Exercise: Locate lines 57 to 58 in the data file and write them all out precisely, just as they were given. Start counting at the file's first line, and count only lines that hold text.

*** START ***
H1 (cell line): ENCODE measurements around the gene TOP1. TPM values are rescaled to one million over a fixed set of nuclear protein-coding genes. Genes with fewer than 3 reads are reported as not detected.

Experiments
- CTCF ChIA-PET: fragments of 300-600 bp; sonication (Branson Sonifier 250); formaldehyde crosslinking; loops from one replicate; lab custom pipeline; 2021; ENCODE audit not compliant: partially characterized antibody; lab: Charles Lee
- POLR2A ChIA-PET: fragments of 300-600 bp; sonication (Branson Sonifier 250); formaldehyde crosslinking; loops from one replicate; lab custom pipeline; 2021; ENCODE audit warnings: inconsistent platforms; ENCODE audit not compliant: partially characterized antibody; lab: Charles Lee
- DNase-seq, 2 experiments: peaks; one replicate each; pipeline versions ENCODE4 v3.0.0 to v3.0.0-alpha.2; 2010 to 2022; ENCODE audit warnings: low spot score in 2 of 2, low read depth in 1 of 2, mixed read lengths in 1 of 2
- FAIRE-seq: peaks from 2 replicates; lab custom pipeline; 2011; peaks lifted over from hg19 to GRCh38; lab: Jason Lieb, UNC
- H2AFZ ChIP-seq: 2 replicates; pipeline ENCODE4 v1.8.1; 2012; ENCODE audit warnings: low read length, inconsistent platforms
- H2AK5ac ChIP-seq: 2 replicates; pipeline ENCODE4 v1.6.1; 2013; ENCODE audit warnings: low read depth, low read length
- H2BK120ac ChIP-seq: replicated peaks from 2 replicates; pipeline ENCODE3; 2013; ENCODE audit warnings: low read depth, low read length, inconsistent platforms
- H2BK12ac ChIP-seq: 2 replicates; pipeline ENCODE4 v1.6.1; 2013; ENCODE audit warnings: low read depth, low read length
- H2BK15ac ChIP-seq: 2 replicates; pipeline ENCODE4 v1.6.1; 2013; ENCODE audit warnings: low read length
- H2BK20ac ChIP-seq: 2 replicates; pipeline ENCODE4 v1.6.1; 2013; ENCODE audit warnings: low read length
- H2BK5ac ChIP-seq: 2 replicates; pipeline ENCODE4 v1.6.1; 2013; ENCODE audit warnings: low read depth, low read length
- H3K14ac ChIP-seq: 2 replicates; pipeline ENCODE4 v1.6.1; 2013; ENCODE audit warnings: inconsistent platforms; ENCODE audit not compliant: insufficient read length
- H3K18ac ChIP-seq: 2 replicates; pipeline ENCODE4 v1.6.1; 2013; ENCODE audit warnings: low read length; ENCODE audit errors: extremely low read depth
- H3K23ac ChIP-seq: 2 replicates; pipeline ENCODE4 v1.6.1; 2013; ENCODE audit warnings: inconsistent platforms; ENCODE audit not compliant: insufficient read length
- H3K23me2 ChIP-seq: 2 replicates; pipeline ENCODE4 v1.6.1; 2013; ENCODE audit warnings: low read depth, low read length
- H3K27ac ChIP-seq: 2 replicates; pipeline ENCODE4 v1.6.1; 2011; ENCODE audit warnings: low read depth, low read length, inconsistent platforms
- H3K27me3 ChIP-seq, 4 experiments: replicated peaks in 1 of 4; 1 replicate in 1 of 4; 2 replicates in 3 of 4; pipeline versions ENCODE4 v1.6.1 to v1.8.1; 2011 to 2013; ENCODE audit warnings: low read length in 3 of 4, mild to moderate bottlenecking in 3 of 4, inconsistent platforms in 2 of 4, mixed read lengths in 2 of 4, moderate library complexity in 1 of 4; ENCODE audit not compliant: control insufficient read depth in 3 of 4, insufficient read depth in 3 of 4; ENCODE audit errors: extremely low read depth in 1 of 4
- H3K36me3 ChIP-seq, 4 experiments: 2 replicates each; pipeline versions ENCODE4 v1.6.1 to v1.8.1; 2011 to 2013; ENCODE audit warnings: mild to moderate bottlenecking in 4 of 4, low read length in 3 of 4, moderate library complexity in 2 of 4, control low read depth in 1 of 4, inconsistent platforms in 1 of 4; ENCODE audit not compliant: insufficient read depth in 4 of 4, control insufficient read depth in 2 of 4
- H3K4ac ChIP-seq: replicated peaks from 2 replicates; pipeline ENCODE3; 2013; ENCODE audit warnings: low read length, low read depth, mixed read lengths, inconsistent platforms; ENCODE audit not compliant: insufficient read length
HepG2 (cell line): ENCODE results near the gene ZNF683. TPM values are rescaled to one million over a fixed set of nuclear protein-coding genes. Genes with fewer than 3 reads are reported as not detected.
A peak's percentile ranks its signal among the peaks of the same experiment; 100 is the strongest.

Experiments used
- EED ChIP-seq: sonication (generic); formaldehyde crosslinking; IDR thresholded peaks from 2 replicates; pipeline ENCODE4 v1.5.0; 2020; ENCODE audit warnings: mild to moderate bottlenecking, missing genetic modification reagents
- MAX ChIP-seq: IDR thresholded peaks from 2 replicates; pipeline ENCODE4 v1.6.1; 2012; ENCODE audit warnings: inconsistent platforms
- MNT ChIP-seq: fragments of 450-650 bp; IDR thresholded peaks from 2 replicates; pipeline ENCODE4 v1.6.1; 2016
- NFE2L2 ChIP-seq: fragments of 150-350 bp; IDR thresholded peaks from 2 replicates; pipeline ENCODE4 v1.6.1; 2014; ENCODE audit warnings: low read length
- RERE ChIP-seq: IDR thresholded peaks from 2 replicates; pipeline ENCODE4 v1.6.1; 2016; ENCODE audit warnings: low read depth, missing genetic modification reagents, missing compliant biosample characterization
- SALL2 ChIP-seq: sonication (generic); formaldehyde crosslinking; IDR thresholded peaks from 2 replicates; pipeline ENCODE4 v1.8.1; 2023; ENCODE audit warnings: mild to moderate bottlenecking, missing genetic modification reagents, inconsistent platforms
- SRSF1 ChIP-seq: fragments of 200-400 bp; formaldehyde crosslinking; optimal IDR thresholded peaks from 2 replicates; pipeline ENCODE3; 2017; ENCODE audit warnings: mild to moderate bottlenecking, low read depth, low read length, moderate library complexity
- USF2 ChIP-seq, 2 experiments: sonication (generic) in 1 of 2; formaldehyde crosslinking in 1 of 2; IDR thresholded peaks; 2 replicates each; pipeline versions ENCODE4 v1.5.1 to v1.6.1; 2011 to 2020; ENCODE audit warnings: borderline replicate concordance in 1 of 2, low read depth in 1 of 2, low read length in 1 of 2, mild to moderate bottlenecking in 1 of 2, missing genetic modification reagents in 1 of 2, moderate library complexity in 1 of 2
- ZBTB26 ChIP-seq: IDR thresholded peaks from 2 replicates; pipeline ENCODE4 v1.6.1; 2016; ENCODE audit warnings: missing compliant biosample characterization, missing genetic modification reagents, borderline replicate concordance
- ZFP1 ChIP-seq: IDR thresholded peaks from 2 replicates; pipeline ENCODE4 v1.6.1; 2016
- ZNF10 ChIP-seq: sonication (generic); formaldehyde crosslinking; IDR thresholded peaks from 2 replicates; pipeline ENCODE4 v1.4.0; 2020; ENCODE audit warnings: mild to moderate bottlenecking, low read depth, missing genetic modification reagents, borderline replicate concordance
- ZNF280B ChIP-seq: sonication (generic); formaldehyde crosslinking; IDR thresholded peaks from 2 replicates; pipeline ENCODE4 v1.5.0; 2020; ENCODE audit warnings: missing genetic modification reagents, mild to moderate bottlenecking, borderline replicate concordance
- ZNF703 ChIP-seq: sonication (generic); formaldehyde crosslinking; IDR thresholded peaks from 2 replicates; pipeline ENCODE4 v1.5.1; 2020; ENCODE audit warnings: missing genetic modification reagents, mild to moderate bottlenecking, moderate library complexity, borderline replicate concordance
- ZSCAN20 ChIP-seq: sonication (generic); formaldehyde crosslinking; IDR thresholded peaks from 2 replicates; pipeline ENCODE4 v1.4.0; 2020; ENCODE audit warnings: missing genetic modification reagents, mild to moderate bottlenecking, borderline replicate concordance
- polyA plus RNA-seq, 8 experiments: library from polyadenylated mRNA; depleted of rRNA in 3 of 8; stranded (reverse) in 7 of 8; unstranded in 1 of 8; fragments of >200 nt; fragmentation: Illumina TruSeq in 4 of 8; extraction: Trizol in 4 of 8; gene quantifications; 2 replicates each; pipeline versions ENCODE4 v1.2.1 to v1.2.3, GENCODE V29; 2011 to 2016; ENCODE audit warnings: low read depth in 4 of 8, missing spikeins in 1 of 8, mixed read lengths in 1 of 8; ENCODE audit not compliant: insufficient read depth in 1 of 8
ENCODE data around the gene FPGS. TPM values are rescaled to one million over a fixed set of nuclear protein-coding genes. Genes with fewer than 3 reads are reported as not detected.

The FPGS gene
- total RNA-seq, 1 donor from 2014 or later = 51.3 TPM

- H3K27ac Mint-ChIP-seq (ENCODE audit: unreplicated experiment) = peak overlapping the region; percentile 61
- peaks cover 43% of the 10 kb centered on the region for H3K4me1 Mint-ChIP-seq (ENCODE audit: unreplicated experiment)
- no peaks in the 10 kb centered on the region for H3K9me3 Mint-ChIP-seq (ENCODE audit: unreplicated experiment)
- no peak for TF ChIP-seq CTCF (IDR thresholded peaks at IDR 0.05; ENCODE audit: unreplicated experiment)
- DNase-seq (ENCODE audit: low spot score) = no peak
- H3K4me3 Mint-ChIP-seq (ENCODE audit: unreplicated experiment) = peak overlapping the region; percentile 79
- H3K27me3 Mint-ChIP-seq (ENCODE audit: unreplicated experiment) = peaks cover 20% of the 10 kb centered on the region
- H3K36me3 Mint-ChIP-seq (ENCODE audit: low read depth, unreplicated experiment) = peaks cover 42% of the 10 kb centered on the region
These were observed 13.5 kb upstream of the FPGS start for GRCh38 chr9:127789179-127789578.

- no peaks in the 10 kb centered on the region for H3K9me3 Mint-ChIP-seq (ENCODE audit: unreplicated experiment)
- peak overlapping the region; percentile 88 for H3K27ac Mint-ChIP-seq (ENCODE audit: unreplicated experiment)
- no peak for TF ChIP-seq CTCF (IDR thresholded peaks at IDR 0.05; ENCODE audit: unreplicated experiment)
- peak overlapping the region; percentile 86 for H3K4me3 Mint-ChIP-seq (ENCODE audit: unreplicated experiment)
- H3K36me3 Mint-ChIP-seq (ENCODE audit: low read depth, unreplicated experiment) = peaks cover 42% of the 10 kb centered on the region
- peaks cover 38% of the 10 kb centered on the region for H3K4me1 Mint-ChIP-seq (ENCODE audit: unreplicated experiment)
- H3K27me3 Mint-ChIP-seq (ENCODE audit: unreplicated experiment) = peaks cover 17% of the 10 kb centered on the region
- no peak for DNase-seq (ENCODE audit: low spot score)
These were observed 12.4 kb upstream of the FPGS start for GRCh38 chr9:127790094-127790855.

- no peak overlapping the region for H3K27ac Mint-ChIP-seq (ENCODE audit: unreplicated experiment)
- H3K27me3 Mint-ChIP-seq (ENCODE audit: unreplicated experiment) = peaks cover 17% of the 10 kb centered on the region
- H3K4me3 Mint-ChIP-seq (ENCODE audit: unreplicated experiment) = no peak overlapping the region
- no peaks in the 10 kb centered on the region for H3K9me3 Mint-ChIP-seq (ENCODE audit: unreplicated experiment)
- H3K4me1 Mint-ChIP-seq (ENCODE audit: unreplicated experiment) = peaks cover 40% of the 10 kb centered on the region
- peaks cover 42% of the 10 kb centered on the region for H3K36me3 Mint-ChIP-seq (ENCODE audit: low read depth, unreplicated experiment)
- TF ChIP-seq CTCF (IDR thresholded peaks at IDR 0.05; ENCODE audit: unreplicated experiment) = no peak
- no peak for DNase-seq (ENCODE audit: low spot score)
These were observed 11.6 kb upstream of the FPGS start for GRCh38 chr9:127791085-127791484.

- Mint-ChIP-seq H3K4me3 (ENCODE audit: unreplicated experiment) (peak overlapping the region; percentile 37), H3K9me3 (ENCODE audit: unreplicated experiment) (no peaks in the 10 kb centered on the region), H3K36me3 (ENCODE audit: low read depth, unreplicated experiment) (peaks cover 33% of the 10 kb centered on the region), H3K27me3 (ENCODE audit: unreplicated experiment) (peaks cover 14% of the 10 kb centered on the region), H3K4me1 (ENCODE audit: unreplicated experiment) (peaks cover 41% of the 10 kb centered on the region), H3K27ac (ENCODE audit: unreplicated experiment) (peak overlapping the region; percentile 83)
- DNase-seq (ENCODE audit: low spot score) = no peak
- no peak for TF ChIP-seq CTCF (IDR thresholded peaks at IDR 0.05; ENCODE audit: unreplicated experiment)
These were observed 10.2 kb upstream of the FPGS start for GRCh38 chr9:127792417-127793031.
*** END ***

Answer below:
- peaks cover 38% of the 10 kb centered on the region for H3K4me1 Mint-ChIP-seq (ENCODE audit: unreplicated experiment)
- H3K27me3 Mint-ChIP-seq (ENCODE audit: unreplicated experiment) = peaks cover 17% of the 10 kb centered on the region